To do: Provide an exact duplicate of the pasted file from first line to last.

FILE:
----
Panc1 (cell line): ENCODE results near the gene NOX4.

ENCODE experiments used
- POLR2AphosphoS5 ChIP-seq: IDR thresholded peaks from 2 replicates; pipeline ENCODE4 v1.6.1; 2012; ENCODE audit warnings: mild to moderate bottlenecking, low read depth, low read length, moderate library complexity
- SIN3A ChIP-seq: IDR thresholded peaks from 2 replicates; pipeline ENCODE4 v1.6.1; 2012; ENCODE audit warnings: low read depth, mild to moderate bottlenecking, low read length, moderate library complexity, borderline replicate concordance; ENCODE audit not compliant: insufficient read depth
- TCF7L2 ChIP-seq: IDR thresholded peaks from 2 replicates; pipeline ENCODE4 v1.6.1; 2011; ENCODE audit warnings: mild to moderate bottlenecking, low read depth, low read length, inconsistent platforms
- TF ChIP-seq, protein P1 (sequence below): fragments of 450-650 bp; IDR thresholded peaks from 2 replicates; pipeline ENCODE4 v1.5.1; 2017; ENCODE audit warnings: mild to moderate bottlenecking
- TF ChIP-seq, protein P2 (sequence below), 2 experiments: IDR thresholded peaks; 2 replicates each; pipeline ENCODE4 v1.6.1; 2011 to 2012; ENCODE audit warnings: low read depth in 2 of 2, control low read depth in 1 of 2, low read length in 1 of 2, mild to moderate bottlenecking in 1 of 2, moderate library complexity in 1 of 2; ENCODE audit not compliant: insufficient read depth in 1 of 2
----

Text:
Panc1 (cell line): ENCODE results near the gene NOX4.

ENCODE experiments used
- POLR2AphosphoS5 ChIP-seq: IDR thresholded peaks from 2 replicates; pipeline ENCODE4 v1.6.1; 2012; ENCODE audit warnings: mild to moderate bottlenecking, low read depth, low read length, moderate library complexity
- SIN3A ChIP-seq: IDR thresholded peaks from 2 replicates; pipeline ENCODE4 v1.6.1; 2012; ENCODE audit warnings: low read depth, mild to moderate bottlenecking, low read length, moderate library complexity, borderline replicate concordance; ENCODE audit not compliant: insufficient read depth
- TCF7L2 ChIP-seq: IDR thresholded peaks from 2 replicates; pipeline ENCODE4 v1.6.1; 2011; ENCODE audit warnings: mild to moderate bottlenecking, low read depth, low read length, inconsistent platforms
- TF ChIP-seq, protein P1 (sequence below): fragments of 450-650 bp; IDR thresholded peaks from 2 replicates; pipeline ENCODE4 v1.5.1; 2017; ENCODE audit warnings: mild to moderate bottlenecking
- TF ChIP-seq, protein P2 (sequence below), 2 experiments: IDR thresholded peaks; 2 replicates each; pipeline ENCODE4 v1.6.1; 2011 to 2012; ENCODE audit warnings: low read depth in 2 of 2, control low read depth in 1 of 2, low read length in 1 of 2, mild to moderate bottlenecking in 1 of 2, moderate library complexity in 1 of 2; ENCODE audit not compliant: insufficient read depth in 1 of 2